You’ll want to focus hard on files you’ve downloaded from not so reputable places or movies and music you downloaded from the web (no one is judging here). There’s a reason pirating content often leads to malware and viruses.

Invest in Anti-Virus Software

In this day and age, viruses and malware can infect even the most careful of internet surfers. Unfortunately, it’s a side of the Internet you have to live with, and anti-virus software isn’t perfect.

However, choosing to forego your anti-virus software will put you at great risk, even if you practice safe internet surfing. They provide tools to combat viruses, malware, and so on without you ever lifting a finger and even letting you know when an attack has happened.

And if you are on the fence due to wanting to save system resources, don’t let that guide your decision. Most of the big names in anti-virus provide tools to schedule scans when you aren’t using your computer, providing you with all that saved system resources and only using them when available without bogging down your PC while it’s in use. Of course, that also doesn’t mean you can loosen your safe surfing habits; stick to those, too.

To start, check out Malwarebytes if you don’t want to invest in a program. It’s free and, if you like it, you can also upgrade. Its free version can remove malware and spyware, but if you want anything more than that, you’ll have to pay for it.

You also have services like Norton, Bitdefender and McAfee. After you’ve made the necessary changes, you should always run your anti-virus a second time, even if the first scan removed a virus or malware. Thoroughness is entirely warranted in this situation.

Preventing This From Happening Again

Chances are you picked this unfortunate error up from downloading a file, clicking on a bad link or visiting the wrong page. And that’s how they get you, those itty bitty mistakes. You aren’t the only one, nor will you be the last, to experience it.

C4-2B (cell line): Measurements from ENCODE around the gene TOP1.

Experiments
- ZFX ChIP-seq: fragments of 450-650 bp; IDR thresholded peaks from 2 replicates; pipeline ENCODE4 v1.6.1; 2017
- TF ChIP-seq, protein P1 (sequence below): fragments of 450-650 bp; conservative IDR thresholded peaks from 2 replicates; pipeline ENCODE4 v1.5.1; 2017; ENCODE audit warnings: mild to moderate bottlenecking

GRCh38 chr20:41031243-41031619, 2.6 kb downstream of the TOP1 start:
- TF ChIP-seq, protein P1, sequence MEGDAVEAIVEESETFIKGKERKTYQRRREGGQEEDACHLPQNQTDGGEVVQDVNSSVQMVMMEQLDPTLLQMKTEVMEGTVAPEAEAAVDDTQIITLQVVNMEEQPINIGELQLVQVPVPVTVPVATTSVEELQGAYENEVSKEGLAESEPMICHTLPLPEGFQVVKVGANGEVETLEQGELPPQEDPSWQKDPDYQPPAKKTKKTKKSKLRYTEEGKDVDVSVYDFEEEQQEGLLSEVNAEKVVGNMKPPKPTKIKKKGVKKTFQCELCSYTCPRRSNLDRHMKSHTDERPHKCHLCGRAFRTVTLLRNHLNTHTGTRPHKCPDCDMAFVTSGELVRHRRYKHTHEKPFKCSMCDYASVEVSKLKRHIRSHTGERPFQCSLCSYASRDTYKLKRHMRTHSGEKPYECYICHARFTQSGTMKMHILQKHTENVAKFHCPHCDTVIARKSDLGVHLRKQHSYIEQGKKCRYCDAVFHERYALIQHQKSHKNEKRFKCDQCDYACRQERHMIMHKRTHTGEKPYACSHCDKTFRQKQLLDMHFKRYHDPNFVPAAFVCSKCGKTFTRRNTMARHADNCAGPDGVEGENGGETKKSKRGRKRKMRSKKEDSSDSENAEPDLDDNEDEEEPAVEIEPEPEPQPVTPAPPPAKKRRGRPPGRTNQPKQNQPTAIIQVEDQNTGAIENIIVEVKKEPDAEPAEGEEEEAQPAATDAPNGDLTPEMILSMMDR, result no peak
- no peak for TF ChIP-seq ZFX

Thankfully, there’s a number of tips and tricks that can prevent this problem from happening again.

  • Your browser matters. Browsers like Google Chrome, Mozilla Firefox and Microsoft Edge have protections in place that can block the majority of malware and phishing. Use it to your advantage.
  • Speaking of your browser, alter your security settings. If you use the “autofill” feature, consider disabling it. This provides an easy target since the data is already stored. Perhaps a hidden notebook or password manager software will work best.
  • Speaking of passwords, get crazy with them. Using passwords that contain personal information is probably one of the worst ideas for passwords in the history of passwords. Your personal information is often easily accessible and all it takes is some basic information, plugging it into a hacking program and they’ll have your passwords.
  • Don’t click on advertisements or download files from dubious sites. This is a given, and possibly the reason for your experience.